Dr. Rachel Levitt and Dr. Harlan Weaver, along with their colleague Dr. Cáel M. Keegan from Grand Valley State University, spent spring break in Chicago training the chairs and directors of Gender, Women, and Sexuality Studies programs from across the United States in how to protect, support, and retain transgender faculty, staff, and students. Their work calls for change at the federal level, the organizational level of the National Women’s Studies Association, the institutional level of individual universities, and the department level of Women’s Studies programs. They were invited by NWSA leadership to present their important and compelling work at the chair’s and director’s meeting after they presented at the organization’s 2018 conference in Atlanta, GA.
Universities are gendered institutions, reinforcing cis-hetero-normativity through policies, practices, and tacit cultural norms, from sex-segregated bathrooms to a lack of trans–competent faculty and medical providers. For students, the struggle can be overwhelming. Transgender students experience high levels of harassment, bullying, and discrimination in higher education. According to the National Transgender Discrimination Survey in 2017, which surveyed 6,500 transgender people, 35% of those attending college were mistreated, harassed, and bullied, not only by other students, but by teachers and staff as well.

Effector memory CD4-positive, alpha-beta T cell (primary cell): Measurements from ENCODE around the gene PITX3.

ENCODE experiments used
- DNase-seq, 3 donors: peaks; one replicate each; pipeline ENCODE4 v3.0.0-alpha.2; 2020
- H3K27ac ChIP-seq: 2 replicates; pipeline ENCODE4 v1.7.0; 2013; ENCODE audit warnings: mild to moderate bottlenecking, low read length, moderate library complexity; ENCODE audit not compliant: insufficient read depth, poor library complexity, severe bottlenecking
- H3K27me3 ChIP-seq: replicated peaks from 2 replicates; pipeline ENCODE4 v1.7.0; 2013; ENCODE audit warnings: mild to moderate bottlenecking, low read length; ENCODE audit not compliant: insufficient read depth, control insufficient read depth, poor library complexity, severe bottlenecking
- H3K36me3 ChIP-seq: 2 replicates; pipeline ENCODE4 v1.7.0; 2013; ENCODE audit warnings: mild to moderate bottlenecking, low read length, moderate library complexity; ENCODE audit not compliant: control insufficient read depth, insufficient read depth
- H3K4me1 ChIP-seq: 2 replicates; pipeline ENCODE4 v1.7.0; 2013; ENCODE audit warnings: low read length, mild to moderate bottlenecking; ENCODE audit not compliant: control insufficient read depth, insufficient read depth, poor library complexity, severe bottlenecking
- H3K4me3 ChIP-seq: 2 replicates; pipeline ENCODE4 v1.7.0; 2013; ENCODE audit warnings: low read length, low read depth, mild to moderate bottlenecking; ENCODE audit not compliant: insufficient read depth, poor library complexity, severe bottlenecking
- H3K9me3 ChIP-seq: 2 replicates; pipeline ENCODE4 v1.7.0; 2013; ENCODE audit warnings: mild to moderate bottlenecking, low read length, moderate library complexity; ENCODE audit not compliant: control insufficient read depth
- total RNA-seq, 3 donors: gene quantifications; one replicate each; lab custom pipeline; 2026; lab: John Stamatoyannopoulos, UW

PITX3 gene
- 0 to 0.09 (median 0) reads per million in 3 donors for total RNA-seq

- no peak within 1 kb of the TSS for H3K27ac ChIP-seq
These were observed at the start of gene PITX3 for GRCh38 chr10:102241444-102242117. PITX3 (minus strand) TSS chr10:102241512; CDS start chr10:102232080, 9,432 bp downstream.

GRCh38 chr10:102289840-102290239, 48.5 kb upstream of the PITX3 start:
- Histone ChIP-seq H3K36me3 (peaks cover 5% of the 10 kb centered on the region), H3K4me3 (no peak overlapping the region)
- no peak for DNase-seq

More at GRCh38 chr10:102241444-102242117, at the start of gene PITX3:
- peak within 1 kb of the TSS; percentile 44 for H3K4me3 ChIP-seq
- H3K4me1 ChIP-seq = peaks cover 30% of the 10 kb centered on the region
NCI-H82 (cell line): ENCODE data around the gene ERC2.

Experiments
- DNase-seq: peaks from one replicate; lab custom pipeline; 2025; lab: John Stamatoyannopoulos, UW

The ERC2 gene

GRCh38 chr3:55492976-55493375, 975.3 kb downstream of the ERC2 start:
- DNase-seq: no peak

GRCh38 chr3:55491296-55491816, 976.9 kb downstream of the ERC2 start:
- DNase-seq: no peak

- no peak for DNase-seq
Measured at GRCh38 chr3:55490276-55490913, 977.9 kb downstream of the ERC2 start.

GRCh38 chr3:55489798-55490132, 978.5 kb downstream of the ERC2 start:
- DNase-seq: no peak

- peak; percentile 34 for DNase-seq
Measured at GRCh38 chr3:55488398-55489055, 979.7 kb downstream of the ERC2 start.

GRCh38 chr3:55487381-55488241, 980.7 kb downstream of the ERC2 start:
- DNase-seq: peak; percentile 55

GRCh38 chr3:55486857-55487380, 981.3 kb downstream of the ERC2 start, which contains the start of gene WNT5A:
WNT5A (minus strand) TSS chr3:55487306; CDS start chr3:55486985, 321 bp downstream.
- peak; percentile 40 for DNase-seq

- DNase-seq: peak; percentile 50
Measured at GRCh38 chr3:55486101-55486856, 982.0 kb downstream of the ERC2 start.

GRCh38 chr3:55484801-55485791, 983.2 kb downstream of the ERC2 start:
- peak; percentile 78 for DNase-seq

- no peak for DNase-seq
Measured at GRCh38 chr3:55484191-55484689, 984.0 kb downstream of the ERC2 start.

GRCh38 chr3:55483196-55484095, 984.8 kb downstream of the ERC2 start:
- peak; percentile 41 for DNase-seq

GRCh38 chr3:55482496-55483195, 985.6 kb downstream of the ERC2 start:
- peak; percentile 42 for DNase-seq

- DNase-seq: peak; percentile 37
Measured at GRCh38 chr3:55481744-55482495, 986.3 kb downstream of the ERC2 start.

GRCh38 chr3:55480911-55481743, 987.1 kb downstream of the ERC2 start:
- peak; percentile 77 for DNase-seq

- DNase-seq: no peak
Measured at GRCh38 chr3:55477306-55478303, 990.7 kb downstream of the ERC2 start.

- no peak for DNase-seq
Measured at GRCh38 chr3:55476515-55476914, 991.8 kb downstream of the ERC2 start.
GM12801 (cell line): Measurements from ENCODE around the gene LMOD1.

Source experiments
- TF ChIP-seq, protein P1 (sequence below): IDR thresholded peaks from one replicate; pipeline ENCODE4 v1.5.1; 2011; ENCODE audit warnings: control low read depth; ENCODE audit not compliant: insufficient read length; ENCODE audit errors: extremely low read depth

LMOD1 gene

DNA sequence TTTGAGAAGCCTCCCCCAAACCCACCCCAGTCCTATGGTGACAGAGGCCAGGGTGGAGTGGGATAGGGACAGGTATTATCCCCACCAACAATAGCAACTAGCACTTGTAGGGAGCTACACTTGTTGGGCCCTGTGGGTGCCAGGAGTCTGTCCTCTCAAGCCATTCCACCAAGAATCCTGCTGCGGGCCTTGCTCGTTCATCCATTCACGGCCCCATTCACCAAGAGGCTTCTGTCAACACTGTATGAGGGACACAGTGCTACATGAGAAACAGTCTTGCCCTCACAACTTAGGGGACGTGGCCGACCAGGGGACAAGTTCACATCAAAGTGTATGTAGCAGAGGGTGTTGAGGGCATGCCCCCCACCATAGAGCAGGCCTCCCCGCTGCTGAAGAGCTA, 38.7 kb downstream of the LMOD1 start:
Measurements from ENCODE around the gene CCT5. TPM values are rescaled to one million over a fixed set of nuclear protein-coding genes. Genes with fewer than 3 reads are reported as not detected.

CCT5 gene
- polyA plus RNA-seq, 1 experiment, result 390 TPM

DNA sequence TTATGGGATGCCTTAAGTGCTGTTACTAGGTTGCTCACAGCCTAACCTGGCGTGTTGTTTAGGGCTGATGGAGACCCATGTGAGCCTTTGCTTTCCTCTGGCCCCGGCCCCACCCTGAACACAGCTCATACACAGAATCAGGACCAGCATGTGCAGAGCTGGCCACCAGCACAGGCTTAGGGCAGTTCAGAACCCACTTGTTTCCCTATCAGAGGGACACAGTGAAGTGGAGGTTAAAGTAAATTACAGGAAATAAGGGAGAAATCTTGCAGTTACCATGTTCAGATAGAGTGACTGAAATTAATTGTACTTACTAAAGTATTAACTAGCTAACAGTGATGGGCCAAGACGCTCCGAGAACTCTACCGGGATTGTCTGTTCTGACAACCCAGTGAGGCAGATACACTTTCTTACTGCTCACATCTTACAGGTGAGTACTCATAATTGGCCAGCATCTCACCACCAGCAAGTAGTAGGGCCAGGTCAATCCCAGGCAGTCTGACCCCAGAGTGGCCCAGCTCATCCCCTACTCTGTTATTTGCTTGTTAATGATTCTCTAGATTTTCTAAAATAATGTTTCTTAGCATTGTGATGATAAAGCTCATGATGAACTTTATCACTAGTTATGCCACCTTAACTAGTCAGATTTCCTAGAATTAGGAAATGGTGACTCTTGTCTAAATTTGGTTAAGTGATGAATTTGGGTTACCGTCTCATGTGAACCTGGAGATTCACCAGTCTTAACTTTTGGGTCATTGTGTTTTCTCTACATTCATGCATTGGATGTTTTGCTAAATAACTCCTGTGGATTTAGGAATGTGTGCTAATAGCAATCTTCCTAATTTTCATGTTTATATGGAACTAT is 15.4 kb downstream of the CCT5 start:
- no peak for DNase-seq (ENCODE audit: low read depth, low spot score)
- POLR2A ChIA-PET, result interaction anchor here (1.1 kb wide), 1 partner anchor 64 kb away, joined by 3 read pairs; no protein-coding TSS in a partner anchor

Weaver, Levitt, and Keegan drew from these statistics in their workshop, highlighting the stories and experiences behind the numbers, making a compelling case for a range of trans-related changes needed, not just for transgender students, but also for faculty and staff in university settings. Their work not only draws attention to the pervasiveness of trans-antagonistic campus climates, but also points to the possibilities for changing such climates.